With the restaurant's new success, Chiang decided to remain in San Francisco. She separated from her husband (they never divorced) and brought her two children May and Philip, to live with her in Saint Francis Wood. She was the first non-white resident of the neighborhood, and was admitted by the homeowner association only after they learned that she was from an upper-class background in China. In 1968 she relocated the restaurant to a 300-seat location in Ghirardelli Square, which required a multimillion-dollar investment. Chiang was known for entertaining VIP guests in the dining room, wearing fancy gowns and expensive jewelry.[7]

Chiang sold the Mandarin in 1991, and it closed in 2006.[7] After living for many years in San Francisco, she moved to Belvedere in Marin County,[5] then back to San Francisco in 2011 where her daughter May and grandchild Alisa Ongbhaibulya live.[3] Retired since 1991, Chiang remains active in promoting charitable causes,[7] in particular the Chinese American International School.[5] Her son Philip continued to run a sister restaurant also named the Mandarin, a high-end Beverly Hills institution [13] established in 1974 and located on Camden Dr.[5] In 2001 Philip sold the Mandarin, which permanently closed sometime after 2007.

In 2013, Chiang won a James Beard Foundation Award for lifetime achievement.[14][15]

In 2014, filmmaker Wayne Wang's "Soul of a Banquet" documentary about Chiang's life was released.[16]

In July 2016, a six part cooking series The Kitchen Wisdom of Cecilia Chiang was released on PBS.[17]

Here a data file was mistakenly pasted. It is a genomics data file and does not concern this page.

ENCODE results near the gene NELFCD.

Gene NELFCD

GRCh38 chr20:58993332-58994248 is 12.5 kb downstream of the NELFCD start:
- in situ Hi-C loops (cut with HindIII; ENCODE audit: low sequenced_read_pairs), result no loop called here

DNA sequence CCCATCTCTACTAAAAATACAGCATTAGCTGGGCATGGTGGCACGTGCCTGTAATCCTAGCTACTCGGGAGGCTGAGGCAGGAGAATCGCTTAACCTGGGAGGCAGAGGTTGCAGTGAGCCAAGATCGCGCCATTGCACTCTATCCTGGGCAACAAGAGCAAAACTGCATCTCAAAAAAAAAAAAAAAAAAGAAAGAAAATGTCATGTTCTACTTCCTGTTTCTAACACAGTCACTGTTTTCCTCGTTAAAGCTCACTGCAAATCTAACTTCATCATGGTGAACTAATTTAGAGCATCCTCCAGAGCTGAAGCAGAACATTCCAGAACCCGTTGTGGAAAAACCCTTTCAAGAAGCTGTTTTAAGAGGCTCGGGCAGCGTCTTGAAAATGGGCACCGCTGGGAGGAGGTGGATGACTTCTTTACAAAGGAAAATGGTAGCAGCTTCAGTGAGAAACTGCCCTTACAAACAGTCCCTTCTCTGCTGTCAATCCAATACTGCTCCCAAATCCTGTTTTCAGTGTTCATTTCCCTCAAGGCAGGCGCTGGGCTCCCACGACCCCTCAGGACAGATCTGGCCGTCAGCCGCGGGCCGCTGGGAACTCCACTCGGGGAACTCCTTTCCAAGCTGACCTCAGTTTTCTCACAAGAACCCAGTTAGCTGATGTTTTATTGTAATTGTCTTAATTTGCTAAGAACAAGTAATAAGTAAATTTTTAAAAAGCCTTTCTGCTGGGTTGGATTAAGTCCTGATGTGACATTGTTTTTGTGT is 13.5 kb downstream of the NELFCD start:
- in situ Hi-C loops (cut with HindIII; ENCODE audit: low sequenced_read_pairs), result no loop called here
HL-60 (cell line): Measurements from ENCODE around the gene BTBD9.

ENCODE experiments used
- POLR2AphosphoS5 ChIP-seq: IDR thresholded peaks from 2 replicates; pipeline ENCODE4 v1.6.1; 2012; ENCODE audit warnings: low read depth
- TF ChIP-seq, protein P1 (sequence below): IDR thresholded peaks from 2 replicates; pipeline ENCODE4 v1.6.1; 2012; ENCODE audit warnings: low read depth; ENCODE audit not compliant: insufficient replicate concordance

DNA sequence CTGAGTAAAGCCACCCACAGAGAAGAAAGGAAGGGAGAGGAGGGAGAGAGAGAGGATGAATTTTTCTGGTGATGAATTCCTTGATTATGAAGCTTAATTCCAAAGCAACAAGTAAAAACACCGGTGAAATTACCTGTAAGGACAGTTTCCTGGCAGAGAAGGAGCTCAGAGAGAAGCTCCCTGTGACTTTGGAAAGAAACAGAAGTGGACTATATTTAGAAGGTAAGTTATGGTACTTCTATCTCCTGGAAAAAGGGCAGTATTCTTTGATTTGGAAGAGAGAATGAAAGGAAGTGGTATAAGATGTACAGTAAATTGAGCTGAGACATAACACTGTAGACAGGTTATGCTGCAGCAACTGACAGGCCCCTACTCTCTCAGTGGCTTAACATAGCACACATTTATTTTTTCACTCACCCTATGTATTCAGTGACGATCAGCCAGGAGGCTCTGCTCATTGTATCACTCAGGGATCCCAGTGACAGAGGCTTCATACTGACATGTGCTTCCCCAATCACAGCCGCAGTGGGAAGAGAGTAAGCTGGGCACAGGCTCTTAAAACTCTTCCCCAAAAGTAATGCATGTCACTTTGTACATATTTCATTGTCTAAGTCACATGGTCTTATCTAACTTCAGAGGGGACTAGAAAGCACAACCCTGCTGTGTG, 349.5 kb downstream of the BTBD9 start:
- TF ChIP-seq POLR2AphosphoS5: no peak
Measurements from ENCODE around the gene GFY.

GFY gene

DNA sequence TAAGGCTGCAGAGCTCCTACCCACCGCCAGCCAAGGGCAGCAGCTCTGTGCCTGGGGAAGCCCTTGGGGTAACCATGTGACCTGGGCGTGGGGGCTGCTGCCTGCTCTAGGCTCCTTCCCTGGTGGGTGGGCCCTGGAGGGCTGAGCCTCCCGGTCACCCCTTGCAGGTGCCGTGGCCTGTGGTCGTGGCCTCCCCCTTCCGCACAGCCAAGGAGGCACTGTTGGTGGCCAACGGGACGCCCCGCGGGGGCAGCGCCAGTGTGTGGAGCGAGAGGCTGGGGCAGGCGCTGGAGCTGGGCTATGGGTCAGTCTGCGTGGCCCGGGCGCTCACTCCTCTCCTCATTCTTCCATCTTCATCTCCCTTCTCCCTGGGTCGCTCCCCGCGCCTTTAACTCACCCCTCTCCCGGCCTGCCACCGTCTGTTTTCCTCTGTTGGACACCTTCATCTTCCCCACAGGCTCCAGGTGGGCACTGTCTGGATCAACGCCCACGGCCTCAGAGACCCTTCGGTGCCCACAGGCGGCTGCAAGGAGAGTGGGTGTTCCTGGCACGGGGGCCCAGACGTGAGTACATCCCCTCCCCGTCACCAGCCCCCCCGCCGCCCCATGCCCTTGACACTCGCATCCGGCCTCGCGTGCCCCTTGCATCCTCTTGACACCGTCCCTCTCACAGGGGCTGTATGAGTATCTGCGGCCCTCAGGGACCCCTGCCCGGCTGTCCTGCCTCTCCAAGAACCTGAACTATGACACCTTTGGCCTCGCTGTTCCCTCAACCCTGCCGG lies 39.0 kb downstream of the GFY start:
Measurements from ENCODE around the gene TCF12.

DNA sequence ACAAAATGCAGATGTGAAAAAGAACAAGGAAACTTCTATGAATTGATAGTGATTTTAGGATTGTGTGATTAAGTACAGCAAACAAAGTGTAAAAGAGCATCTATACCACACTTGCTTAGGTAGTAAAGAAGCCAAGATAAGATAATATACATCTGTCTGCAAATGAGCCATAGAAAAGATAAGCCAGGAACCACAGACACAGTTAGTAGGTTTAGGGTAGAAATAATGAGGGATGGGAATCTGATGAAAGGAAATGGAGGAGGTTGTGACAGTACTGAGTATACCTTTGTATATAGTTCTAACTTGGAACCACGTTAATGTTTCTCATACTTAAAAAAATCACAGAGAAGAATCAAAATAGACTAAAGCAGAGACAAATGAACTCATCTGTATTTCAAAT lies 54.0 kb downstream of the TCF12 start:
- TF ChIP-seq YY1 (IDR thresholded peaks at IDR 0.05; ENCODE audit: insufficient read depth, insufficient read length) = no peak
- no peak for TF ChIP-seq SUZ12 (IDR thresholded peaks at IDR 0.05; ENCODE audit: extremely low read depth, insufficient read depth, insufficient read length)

Chiang is often credited with introducing San Francisco, and the United States, to a more authentic version of Mandarin cuisine.[18]

Chuck Williams of Williams-Sonoma, who enjoyed the Mandarin's "beggar's chicken" dish (a whole stuffed chicken), introduced James Beard, who became a friend and learned about northern Chinese cuisine from Chiang.[7] Alice Waters, who had just opened Chez Panisse in Berkeley, California, learned Chinese cooking from Chiang, and the two became lifelong friends.[7] Waters said that what Chiang did to popularize Chinese cuisine in America is what Julia Child (who Chiang also taught) did for French Cuisine.[19][20] Waters, Chiang, and Marion Cunningham took a several-month tour of Europe in 1978 to sample as many of the best restaurants as they could.[21] George Chen, a founder of the city's Betelenut and Shanghai 1930 (now closed, as are his other ventures, Long Life Noodle Co. and Xanadu), waited tables for Chiang at the Mandarin in the 1970s.[7] Others who were influenced by Chiang include Jeremiah Tower,[19] and the food editor of Sunset Magazine.[7]

In a panel hosted by Anthony Bourdain, in response to a question from an audience member, Alice Waters said that she wanted her last meal on earth to be shark fin soup cooked by Chiang. The comment became a viral sensation, eventually leading the Humane Society International to obtain a pledge from Waters that she would never again eat the dish.[22]

Chiang's son, Philip, is a co-founder of the restaurant chain P.F. Chang's.[23]

External links[edit]